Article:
• For example, low-level codes are required in material requirements planning (MRP) for managing manufacturing process. In general, an MRP creates requirement coverage elements, e.g production or purchase orders, for independent requirements, e.g. customer orders, and dependent requirements. A dependent requirement for product B is caused by a production order of product A if product B is a component that is needed to assemble product A. If the MRP run for multiple products and processes the products in a random order, it might happen that a product needs to be processed multiple times. For example, product B is processed before product A, but processing of product A creates a dependent requirement for product B, hence, product B needs to be processed again. This can be prevented by processing the products in the order of ascending low-level codes. In the example, product B has a higher low-level code than product A and product A is processed first.
  • Low-level codes may be unique when each node or vertex in the acyclic directed graph has its own low-level code. For some processes or tasks, it is not necessary to define unique level codes. In such a case, low-level codes provide information for the depth or the order of a material within a BOM. The non-unique low-level code may equal the longest path from the root to the particular node for a material. The low-level code for a root vertex is zero. The low-level code of a target node is always bigger than the low-level code of a source node. This requirement is referred to as a rule for any directed acyclic graph throughout this document, regardless if the low-level codes are unique or not. An ordered set of unique low-level codes assigned to the nodes of a directed acyclic graph correspond to a topological sort of the graph.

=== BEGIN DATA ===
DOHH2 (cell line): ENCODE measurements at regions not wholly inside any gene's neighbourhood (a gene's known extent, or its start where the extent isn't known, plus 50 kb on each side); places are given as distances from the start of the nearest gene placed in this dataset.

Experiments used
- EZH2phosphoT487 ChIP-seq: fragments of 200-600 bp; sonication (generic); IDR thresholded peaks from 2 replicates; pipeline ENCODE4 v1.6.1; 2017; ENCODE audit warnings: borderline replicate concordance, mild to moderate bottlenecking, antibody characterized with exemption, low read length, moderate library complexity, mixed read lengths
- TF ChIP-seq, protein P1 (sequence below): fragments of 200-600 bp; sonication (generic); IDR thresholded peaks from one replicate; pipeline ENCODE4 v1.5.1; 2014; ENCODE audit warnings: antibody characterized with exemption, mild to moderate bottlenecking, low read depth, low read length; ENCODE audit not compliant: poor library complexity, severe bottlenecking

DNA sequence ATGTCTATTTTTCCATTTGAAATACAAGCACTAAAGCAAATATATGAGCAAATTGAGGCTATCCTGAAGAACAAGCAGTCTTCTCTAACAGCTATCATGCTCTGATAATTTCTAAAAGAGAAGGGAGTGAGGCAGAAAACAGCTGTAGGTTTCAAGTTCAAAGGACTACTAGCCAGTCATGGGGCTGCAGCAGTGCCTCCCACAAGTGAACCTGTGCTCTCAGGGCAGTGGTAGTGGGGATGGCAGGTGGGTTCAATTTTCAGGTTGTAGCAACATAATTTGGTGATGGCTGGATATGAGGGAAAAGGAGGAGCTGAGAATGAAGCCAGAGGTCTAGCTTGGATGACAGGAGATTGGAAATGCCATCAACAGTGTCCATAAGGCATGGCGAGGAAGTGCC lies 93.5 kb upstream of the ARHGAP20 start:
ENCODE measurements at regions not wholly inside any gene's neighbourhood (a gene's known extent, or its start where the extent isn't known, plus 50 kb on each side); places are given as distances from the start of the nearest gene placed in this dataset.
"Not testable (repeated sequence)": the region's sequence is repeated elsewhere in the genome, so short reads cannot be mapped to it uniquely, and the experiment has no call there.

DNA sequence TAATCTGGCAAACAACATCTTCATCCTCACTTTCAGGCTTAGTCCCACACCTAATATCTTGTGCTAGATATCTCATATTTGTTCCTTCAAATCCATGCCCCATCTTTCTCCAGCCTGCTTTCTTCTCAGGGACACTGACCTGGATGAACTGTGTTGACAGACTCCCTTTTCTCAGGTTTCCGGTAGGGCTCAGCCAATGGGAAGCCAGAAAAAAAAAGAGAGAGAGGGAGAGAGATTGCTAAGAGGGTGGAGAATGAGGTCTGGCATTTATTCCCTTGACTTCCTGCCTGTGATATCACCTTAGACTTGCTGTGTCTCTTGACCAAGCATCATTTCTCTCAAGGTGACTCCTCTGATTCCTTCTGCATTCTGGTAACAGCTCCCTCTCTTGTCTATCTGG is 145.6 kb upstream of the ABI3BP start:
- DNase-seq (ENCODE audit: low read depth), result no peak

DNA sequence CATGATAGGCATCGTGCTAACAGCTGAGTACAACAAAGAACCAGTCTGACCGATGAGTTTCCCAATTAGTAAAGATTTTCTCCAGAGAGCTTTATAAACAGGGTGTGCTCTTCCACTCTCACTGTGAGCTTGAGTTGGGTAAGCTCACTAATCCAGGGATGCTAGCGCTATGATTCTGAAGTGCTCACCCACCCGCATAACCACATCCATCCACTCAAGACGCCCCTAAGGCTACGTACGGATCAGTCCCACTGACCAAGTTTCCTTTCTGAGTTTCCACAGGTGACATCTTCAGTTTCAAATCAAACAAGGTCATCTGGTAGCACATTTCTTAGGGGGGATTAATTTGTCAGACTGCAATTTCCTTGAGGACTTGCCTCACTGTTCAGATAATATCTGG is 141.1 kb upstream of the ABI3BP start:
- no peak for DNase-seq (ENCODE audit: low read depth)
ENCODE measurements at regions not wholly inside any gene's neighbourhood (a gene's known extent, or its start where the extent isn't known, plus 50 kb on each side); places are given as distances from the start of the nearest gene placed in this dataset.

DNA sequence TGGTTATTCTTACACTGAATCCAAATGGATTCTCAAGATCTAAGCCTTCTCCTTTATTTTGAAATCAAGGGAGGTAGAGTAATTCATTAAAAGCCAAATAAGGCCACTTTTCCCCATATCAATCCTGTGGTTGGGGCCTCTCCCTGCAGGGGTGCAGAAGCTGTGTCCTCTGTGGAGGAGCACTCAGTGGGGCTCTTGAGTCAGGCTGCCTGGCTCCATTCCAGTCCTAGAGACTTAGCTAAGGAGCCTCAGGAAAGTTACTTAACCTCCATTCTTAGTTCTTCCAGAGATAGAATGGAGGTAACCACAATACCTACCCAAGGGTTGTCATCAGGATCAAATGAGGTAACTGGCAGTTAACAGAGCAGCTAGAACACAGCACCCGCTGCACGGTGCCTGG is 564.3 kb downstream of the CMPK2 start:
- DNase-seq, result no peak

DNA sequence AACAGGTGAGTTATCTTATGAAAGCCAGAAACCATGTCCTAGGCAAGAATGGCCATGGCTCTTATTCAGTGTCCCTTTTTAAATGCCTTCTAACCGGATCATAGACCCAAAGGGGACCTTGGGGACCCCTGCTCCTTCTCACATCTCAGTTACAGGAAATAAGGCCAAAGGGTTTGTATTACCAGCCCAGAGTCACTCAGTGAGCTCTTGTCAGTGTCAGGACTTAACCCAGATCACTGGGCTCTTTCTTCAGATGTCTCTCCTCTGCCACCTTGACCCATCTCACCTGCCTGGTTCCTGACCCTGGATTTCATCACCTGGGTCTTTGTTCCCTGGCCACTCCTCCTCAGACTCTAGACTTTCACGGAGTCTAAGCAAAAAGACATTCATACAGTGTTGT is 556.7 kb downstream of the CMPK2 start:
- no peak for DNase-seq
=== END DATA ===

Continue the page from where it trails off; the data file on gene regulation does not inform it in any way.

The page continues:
• FIG. 2A is a block diagram of an acyclic directed graph 200 with unique low-level codes assigned to its nodes, the codes are stored in tags. Node A 202 is assigned low-level code 0, and the code is stored in tag 203; node B 204 is assigned low-level code 1 and the code is stored in tag 205; node C 206 is assigned low-level code 2 and the code is stored in tag 207; node D 208 is assigned low-level code 3 and the code is stored in tag 209; node E 210 is assigned low-level code 4 and the code is stored in tag 211; and node F 212 is assigned low-level code 5 and the code is stored in tag 213. Nodes or vertices identify a set V:
      • V={A, B, C, D, E, F}
        The illustrated edges or arcs identify set A:
  • A={(A, B), (A, C), (B, D), (C, E), (C, F), (D, E), (D, F), (E, F)}
  • The assigned low-level codes define a topological order of the vertices.
  • FIG. 2B is a block diagram of graph 220. Graph 220 is similar to graph 200, having the same sets of nodes and arcs with one additional arc connecting node E 230 with node B 224. In the newly formed ordered pair, node E 230 is a source vertex and node B 224 is a target vertex. The low-level code assigned to vertex E 230 via tag 231 is 4. The low-level code assigned to vertex B 224 via tag 225 is 1. Thus, the low-level code of the source node is greater than the low-level code of the target node. With prior art processes, there are two approaches to correct this. One is to perform new topological ordering of the whole graph and to assign new low-level codes to all vertices of the graph. Another approach is to change the low-level code of the target node, and consecutively check and correct when necessary the low-level codes of all direct and indirect successor vertices to ensure that they do not violate the rule

  • 1(source)<1(target),
  • where 1(source) is the low-level code of the source vertex in an ordered pair, and 1(target) is the low-level code of the target vertex in the same ordered pair.